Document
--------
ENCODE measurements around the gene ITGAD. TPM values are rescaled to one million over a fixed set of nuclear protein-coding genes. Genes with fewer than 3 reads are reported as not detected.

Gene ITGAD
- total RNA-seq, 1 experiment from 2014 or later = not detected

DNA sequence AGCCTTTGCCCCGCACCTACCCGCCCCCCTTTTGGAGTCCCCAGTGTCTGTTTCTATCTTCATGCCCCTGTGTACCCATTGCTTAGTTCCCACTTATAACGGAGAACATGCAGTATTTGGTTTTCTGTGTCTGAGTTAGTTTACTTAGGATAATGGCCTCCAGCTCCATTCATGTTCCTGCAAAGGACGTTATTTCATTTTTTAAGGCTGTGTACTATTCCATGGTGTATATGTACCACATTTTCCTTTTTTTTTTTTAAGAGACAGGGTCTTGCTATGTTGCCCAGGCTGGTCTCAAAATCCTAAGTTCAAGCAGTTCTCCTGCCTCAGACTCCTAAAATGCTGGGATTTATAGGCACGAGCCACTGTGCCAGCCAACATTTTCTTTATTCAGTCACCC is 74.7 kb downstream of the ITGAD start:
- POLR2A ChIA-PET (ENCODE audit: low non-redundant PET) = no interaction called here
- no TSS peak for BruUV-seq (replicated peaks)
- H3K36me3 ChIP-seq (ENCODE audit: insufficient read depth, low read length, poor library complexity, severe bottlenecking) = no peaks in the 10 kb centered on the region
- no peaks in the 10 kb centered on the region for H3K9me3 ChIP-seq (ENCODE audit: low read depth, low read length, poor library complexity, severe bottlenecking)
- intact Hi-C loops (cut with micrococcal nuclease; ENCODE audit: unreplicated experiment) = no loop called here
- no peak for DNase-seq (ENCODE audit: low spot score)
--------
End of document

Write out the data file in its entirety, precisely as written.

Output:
ENCODE measurements around the gene ITGAD. TPM values are rescaled to one million over a fixed set of nuclear protein-coding genes. Genes with fewer than 3 reads are reported as not detected.

Gene ITGAD
- total RNA-seq, 1 experiment from 2014 or later = not detected

DNA sequence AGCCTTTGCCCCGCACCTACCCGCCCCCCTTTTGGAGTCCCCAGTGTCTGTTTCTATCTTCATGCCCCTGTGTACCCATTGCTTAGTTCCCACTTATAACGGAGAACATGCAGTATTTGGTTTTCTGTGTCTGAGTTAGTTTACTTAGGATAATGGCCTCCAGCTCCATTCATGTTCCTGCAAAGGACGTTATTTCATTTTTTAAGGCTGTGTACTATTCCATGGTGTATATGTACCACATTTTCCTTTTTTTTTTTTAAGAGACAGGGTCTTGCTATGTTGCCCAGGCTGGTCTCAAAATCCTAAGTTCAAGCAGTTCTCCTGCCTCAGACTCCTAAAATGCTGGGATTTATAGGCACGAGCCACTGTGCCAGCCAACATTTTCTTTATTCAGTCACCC is 74.7 kb downstream of the ITGAD start:
- POLR2A ChIA-PET (ENCODE audit: low non-redundant PET) = no interaction called here
- no TSS peak for BruUV-seq (replicated peaks)
- H3K36me3 ChIP-seq (ENCODE audit: insufficient read depth, low read length, poor library complexity, severe bottlenecking) = no peaks in the 10 kb centered on the region
- no peaks in the 10 kb centered on the region for H3K9me3 ChIP-seq (ENCODE audit: low read depth, low read length, poor library complexity, severe bottlenecking)
- intact Hi-C loops (cut with micrococcal nuclease; ENCODE audit: unreplicated experiment) = no loop called here
- no peak for DNase-seq (ENCODE audit: low spot score)